Acarajé – Black Eyed Pea Fritters from Bahia, Brazil
Acarajé is a traditional street food in Brazil, it is especially popular in the state of Bahia. This fritter is light in texture and bold in flavor: the red palm oil (where it is deep-fried) and the unique ingredients in the filling make the acarajé extremely distinctive. This is a little piece of some of the best things that Brazil has to offer! If you have been to Bahia, you know exactly what I am talking about. Enjoy!
Makes about 10 to 15 cakes
- 1 pound black-eyed peas
- 1 pound white onions (3 medium onions), roughly chopped
- 1 ½ cups red palm oil
- 1 ½ cups vegetable oil
- 1 small onion, skin-on, whole
In a large bowl, cover peas with about 2 quarts of water and let soak overnight or up to 24 hours.
While still soaking, rub the beans between the palms of your hands to free the outer skins, which should float to the surface. Scoop off the skins and discard. Drain. Re-fill bowl with water so more skins float to surface (do that as many times as necessary to remove as many skins as possible). Rubbing handfuls of beans vigorously between the hands assists in this process. After several changes of water, drain, and individually remove any skins that are left. This process will take a long time, and there is no way around it.
In a food processor, process the peas and the onion. If it does not fit all at once in the food processor, do it in batches, transferring it to a large clean mixing bowl. Once all peas and onions have been processed, season with salt. Beat the batter for a few minutes with a wooden spoon, until it is light and fluffy.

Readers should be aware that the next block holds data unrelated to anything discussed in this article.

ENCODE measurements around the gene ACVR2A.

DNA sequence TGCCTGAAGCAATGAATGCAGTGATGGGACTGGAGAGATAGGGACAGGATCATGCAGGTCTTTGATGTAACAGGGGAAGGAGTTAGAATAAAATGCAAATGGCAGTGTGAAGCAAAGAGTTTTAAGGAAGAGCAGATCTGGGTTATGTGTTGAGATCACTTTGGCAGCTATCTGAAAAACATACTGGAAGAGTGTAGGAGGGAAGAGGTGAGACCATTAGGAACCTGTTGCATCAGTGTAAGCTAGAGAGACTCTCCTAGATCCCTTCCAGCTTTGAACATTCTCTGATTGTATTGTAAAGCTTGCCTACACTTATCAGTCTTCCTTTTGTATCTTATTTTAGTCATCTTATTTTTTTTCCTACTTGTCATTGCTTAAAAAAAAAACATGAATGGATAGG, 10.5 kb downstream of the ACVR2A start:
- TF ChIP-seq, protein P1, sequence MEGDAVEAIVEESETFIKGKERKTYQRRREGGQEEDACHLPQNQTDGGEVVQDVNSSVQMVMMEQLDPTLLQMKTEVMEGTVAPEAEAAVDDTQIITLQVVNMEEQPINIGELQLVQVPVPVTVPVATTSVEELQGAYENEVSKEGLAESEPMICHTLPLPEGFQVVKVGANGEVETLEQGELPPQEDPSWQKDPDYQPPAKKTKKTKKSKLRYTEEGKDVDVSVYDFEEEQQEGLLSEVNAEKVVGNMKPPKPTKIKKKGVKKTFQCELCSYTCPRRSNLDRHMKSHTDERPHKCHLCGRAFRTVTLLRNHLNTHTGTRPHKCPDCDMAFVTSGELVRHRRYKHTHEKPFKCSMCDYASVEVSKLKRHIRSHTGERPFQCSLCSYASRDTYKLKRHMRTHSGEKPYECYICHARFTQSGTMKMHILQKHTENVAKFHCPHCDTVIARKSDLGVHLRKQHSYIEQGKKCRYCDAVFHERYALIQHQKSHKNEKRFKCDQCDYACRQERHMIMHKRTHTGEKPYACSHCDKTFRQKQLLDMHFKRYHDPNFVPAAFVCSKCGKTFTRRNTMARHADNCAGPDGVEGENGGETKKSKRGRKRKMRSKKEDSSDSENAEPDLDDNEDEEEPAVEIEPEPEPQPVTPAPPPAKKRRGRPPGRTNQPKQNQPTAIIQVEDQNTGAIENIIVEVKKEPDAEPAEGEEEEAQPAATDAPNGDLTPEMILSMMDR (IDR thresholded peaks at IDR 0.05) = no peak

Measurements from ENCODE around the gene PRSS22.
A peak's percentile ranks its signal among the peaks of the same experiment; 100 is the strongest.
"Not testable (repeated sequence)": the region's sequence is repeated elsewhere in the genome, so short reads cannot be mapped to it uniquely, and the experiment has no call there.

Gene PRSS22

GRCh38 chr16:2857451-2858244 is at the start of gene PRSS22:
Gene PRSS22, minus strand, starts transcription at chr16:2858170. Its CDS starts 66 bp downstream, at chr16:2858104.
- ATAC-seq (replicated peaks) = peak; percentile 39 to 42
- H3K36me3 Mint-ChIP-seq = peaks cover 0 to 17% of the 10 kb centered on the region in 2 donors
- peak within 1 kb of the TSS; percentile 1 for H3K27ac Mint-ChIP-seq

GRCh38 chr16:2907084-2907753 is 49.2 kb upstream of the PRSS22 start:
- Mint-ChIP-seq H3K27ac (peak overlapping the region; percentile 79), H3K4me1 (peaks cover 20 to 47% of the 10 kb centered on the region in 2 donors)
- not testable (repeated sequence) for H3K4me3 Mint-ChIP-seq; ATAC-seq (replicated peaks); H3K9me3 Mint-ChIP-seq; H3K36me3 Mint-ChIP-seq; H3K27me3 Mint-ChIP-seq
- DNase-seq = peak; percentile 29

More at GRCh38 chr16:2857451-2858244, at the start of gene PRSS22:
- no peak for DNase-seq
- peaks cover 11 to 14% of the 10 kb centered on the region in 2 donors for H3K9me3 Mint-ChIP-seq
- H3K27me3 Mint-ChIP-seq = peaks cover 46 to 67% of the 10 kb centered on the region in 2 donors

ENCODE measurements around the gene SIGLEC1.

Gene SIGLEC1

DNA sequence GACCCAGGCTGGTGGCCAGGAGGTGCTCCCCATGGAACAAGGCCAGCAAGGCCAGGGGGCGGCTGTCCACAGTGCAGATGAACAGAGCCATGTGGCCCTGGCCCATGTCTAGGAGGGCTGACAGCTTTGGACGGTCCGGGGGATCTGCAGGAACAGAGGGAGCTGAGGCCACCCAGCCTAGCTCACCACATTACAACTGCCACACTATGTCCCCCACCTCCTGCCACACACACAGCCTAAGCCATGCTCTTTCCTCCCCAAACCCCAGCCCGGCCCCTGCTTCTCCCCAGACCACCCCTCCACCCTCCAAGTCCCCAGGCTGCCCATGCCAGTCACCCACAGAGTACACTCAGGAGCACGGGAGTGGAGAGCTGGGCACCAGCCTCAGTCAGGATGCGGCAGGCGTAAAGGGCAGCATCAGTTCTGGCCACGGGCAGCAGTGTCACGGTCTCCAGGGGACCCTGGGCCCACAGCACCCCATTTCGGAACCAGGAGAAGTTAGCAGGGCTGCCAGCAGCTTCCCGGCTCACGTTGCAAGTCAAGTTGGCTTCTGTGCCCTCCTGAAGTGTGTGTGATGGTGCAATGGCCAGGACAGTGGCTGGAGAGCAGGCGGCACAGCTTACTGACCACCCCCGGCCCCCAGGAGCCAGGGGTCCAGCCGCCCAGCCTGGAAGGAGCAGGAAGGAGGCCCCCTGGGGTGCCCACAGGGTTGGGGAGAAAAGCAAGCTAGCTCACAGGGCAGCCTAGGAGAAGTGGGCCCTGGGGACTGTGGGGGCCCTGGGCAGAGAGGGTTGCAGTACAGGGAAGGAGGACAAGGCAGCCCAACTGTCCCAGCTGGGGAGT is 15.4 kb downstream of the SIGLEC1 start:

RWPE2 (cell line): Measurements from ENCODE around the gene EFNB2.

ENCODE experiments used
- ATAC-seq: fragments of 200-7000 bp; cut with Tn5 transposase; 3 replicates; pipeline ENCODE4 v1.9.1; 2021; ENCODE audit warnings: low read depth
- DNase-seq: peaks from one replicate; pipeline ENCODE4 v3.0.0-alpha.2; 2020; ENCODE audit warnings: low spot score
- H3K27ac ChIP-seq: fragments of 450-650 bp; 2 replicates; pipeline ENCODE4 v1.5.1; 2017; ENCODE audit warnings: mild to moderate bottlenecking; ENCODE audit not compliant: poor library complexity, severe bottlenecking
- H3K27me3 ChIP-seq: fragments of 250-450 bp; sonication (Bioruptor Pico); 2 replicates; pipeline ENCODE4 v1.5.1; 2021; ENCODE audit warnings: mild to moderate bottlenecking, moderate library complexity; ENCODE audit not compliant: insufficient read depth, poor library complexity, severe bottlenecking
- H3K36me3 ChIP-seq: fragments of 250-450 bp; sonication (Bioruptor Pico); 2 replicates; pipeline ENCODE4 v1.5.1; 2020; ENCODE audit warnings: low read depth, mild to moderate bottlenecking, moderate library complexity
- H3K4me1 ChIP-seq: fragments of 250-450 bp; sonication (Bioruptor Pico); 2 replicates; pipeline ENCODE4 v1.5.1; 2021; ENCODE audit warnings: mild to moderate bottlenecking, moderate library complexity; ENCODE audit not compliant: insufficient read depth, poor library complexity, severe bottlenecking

In a large pan, heat red palm oil and vegetable oil. Place the whole onion in the pan. With a large wooden spoon, form balls of batter and gently drop into the hot oil. Fry small batches of batter for about 6 minutes (or 3 to 4 minutes on each side). The cakes are done once they turn bright orange and crispy on the outside. Remove from oil, and transfer to a plate covered with paper towel, allowing cooling for a couple of minutes.
Carefully carve a slit on the cake, across the longest side, and fill with Vatapá, hot pepper sauce, finely chopped tomatoes or cilantro (or a mixture of everything). Serve immediately.
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